Nadim is originally from Pakistan. He came to Hong Kong seven years ago with his wife and two children to find a better life. He tells me that he never envisioned his better life to be what he has today, but he’s happy, and enjoying moderate success selling mobile phones out of his shop.

The shop is actually a small stall, at most ten feet wide and four feet deep, situated in a maze of hallways perpetually bathed in dim fluorescent light. The stalls next to him sell a variety of cheap suitcases and even cheaper t-shirts and jackets. No one mentions the word ‘fake’, but it’s quite apparent that most of the items have emerged from a mysterious cloning lab in the heart of mainland China. Thirty footsteps down the hall brings you to the counter of a small Indian restaurant with fresh naan, thalis, curries, and samosas. Next to that is a convenience shop, stocked wall to wall with canned goods, bottled liquor, tobacco and candy. Ten more steps and you’ll be surrounded by head-high stacks of bootlegged Bollywood films.

Welcome to the Chungking Mansions.

The mansions are a series of five 17-story high blocks, connected by a two-level foyer with shops, food stalls, and currency exchange bureaus. On any given day an estimated 4,000 people live here, not including the backpackers that take advantage of an array of cheap guesthouses in the building, and the curious shoppers that wander through the halls. On a weekend, the five lines that form for the elevators in each block display Hong Kong’s multiculturalism at its best. Indian hawkers wait with their filipino girlfriends, young dreadlocked australians rub elbows with african women in brightly patterned dresses, and the chinese security guard carefully monitors the live CCTV footage that comes from inside the elevators.

Chungking, which means “great (and returning) prosperity” is just blocks away from the world-famous Peninsula Hotel in the Tsim Sha Tsui, or “TST” district. TST’s waterfront property offers the best panoramic views of Hong Kong’s iconic skyline, making it some of the most prime real estate in the city. Yet the Chungking Mansions have avoided any signs of gentrification, and seem to be proudly surviving as the central hub for minority culture in Hong Kong. Moreover, it’s an important place of business – a living example of how a low-end globalized economy functions.

I stand outside the entrance to the building, chatting with one of the many touts that persistently offers tailoring services and “copy watches”. The favorite line among this crowd is “Hey boss, guess how much for a suit!”, with the occasional peddler that approaches us to offer a slew of drugs. The tout says to me, “See, you can find anything you need in Chungking Mansions. Anything from A to Zed – you tell me, I can find it within twenty minutes.” I consider testing his offer, but decline and watch as two young men struggle to maneuver four grossly overstuffed suitcases down the entrance’s steps.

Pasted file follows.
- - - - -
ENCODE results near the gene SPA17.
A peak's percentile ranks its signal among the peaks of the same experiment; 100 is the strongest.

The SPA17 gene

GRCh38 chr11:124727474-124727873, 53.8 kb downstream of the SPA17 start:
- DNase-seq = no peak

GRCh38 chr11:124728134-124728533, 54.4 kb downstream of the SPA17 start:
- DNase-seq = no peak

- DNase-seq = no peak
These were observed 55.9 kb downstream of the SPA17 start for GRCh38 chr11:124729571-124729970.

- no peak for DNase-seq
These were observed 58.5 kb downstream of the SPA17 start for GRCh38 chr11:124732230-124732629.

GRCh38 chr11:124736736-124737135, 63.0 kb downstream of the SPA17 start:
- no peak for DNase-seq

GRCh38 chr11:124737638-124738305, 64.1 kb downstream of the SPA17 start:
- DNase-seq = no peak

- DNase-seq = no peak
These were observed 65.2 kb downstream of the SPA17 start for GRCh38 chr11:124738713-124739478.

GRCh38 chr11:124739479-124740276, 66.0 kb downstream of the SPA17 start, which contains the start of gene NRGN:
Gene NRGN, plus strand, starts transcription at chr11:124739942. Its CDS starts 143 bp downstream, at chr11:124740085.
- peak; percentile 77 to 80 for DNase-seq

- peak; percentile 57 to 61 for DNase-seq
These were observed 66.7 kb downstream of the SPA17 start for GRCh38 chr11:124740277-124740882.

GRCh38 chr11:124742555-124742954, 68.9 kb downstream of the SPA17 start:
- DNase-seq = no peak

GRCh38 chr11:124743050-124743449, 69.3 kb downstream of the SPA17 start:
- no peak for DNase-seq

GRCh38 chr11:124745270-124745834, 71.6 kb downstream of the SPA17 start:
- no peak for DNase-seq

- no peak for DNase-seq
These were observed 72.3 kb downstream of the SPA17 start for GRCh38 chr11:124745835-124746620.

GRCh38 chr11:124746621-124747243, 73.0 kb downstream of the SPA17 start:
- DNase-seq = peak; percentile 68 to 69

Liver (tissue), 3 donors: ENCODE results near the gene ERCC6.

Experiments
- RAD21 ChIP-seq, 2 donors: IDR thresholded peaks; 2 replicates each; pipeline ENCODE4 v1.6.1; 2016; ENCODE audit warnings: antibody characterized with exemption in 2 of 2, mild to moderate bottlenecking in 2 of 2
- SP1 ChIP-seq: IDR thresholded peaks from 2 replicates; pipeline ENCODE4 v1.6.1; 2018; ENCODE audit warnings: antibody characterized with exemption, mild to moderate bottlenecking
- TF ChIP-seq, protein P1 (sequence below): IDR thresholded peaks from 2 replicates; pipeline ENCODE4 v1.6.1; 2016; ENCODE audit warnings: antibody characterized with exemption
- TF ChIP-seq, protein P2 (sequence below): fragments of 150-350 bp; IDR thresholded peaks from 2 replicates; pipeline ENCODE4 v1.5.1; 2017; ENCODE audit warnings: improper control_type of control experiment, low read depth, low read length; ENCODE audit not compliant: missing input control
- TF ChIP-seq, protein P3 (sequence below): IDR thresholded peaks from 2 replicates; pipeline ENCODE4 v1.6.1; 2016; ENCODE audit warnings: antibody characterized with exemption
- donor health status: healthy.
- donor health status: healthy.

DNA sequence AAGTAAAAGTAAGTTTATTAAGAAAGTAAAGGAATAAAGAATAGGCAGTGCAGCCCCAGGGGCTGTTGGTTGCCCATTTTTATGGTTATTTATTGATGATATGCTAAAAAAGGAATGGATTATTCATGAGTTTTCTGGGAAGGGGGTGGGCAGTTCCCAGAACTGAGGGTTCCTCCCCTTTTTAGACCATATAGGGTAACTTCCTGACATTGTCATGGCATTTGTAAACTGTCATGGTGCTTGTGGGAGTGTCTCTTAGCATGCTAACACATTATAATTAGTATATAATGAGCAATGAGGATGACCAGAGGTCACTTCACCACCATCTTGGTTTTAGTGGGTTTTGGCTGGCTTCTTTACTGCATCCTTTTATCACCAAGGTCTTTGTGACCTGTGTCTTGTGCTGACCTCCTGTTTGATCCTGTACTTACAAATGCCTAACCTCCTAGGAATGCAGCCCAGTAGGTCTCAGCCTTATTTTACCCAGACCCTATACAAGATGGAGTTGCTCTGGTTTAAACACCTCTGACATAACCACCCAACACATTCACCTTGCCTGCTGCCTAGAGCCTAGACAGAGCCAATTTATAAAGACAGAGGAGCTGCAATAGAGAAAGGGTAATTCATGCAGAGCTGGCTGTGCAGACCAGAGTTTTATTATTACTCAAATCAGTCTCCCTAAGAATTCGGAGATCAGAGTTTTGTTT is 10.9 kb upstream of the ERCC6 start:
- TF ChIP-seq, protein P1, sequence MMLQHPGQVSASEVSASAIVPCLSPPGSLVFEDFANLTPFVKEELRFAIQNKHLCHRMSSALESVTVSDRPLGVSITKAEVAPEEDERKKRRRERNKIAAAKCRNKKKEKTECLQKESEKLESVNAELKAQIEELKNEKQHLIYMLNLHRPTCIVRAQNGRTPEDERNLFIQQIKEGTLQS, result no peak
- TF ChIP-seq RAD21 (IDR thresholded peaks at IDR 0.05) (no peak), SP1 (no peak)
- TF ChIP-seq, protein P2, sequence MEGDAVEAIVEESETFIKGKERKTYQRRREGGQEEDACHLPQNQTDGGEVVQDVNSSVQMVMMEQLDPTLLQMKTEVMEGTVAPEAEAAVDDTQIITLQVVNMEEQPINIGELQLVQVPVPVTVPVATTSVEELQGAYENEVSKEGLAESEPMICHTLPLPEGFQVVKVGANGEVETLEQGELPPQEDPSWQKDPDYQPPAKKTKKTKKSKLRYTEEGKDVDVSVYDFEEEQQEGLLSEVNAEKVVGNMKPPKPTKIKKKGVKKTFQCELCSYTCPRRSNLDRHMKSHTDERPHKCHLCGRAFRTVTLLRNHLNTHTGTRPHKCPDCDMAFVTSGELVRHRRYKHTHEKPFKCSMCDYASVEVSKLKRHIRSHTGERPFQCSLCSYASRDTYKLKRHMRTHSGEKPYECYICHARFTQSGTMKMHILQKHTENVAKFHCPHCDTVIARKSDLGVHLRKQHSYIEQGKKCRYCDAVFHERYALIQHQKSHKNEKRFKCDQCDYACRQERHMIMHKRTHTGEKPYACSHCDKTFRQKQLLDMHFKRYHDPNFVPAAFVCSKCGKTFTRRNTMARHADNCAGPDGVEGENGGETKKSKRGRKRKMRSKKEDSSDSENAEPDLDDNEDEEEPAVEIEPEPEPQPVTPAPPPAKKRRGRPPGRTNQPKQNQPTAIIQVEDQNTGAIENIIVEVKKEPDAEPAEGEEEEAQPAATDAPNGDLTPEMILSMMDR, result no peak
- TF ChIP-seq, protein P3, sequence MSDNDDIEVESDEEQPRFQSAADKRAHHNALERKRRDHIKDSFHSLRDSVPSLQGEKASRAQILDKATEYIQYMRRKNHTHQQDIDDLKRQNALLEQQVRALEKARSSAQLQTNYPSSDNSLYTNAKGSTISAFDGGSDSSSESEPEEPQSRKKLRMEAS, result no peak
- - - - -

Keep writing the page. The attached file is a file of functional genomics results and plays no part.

The young men with the suitcases are most likely carrying mobile phones. Nadim told me that most of the business he sees is from wholesalers that buy these cheap phones in bulk, and take them back to countries like Kenya, Zambia, and Nigeria. Apparently, one fifth of all of the mobile phones in sub Saharan Africa have passed through the Chungking Mansions at some point – and 70 percent of Kenya’s handsets come from here. Serious traders come to the Mansions with money and a destination, and everything else is handled for them.

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The mobile phone trade might be cheaper across the border in Guandong, but the trading laws and security of Hong Kong are more appealing to the Nigerians and Pakistanis that can’t easily obtain Chinese visas.

The Chungking Mansions have even been able to resist interference from the infamous Triad gangs – but still have issues with gangs of different nationalities that spar with one another. One restaurant owner tells me “These guys that deal drugs back here think they are big time dealers, but really they’re nothing – they are very small time in the scheme of things.”

The building has a bad history of electrical fires and suspicious activity. Signs can be seen at bars around Hong Kong advertising the disappearance of a female backpacker in March, last seen at an apartment in the Chungking Mansions. In 1988, a fire broke out and killed a Danish tourist. A series of arrests in the 90’s spurred the management to install 208 CCTV cameras throughout the building. Of course, it’s really not an extremeley dangerous place, but travelers that stay here should be aware of their surroundings, and shouldn’t entertain invitations into private rooms within the building.

A group of retired Americans in full tourist garb passes by Nadim’s stand, the fluorescent lighting only making their pale skin stand out more against the rest of their surroundings. I ask him what he thinks about tourists here, and he responds “I think it’s good – I don’t think you can come to Hong Kong and not see the Chungking Mansions. If you come to this city, and you don’t see this place, then you haven’t really seen Hong Kong.” Nadim has a valid point, and for a place that’s been dubbed “Asia’s World City”, you’d be hard pressed to find a better example of globalization in action.